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 Antonio Bandeira

 

 

Antonio Bandeira


(b Fortaleza, 26 May 1922; d Paris, 6 Oct 1967). Brazilian painter. In the first half of the 1940s, while still in his native state of Ceará, he was very active in the introduction of modernist ideas. In 1945 he moved to Rio de Janeiro and in 1946 to Paris, where he spent most of the rest of his life. In Paris, where he studied at the Ecole Supérieure de Beaux-Arts and at the Académie de la Grande Chaumière, he first painted landscapes and portraits (e.g. Self-portrait, 1947; Rio de Janeiro, Gilberto Chateaubriand priv. col.) that combined elements from Surrealism and Expressionism. He later adopted a gestural abstraction that maintained its links with the outside world through analogies established in poetic titles (e.g. Flowing like a Waterfall, 1964; Rio de Janeiro, Roberto Marinho priv. col.). At the beginning of his stay in France he was briefly part of an informal association with two other artists sharing a similar artistic language, Camille Bryen and Wols; Banbryols, their chosen name, was formed from their three surnames. On one of his return visits to Brazil, Bandeira executed a mural for the headquarters of the Instituto dos Arquitetos do Brasil in São Paulo; in 1958 he made a panel for the Palais des Beaux-Arts in Brussels; and in 1961 he also painted a vast triptych for the University of Ceará. In large-scale paintings, such as Big City Illuminated (1953; Rio de Janeiro, Mus. N. B.A.), and in his equally characteristic tiny gouaches he directed the dynamic energy of dots, lines, blots and drops of colour with a centripetal force, which organized what might otherwise have been random gestures into webs of regular and sometimes geometrically based structures.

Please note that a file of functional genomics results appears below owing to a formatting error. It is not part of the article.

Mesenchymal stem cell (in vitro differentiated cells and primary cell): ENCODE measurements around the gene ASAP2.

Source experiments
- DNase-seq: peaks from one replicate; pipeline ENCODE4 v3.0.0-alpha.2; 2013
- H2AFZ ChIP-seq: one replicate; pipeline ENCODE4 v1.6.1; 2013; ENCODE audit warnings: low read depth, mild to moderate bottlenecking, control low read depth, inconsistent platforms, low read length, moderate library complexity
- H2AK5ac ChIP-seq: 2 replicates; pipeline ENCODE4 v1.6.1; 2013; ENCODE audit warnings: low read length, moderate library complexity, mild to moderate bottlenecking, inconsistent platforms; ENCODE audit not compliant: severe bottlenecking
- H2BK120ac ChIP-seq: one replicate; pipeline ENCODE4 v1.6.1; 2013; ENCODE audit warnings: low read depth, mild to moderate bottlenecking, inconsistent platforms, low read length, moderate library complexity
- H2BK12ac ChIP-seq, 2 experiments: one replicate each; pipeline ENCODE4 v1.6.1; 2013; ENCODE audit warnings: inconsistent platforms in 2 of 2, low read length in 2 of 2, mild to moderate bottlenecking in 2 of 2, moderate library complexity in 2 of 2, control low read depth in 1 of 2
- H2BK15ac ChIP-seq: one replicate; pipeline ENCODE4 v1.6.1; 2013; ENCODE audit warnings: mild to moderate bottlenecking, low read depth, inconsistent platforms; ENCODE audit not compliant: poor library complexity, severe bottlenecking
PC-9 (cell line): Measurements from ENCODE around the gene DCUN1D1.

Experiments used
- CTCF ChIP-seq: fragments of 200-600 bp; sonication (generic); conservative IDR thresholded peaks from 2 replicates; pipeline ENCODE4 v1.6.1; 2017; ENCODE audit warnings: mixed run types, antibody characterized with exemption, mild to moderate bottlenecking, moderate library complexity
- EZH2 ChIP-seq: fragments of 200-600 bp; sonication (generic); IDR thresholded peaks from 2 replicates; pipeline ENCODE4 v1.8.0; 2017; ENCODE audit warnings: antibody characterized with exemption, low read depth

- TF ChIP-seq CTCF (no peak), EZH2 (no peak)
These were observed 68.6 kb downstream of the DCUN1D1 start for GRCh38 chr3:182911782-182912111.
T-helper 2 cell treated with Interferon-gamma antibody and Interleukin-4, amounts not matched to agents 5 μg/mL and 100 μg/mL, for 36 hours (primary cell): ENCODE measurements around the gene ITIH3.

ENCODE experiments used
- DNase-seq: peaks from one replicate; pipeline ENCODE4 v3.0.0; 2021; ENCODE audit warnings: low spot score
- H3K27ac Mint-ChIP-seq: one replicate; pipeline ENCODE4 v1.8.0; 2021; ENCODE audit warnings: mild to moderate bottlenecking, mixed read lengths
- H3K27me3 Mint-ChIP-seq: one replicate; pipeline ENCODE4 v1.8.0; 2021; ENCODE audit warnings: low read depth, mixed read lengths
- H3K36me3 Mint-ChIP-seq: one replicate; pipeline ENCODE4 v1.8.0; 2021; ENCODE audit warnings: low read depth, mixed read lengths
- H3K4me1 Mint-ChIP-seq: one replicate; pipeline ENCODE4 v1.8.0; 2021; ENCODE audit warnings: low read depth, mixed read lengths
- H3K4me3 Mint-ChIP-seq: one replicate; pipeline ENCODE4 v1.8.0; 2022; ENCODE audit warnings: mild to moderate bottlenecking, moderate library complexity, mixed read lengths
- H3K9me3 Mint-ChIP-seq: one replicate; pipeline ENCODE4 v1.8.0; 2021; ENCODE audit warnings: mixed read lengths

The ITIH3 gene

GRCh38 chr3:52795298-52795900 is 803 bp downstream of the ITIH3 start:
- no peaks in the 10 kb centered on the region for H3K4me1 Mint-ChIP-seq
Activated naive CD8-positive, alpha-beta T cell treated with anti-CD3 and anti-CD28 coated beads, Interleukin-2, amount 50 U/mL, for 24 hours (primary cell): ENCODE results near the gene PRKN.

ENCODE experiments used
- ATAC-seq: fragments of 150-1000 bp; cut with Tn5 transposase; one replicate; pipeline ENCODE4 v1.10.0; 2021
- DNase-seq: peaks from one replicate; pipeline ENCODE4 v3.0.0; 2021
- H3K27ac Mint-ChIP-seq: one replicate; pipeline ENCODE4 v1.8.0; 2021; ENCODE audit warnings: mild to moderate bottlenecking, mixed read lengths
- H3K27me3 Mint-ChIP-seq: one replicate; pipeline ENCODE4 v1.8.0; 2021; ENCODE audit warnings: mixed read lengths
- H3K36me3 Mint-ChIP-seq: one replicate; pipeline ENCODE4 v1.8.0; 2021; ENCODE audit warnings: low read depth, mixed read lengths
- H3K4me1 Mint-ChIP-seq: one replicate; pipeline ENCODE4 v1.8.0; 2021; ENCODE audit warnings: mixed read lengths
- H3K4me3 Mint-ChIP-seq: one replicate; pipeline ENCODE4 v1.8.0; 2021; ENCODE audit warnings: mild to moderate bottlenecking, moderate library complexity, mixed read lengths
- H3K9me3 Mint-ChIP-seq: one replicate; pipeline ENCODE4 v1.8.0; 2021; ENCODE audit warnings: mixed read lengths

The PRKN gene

L'Arbre s/bleu

 

 


Ville bleue, 1956

 

 


Flore nocturne

 

 

 

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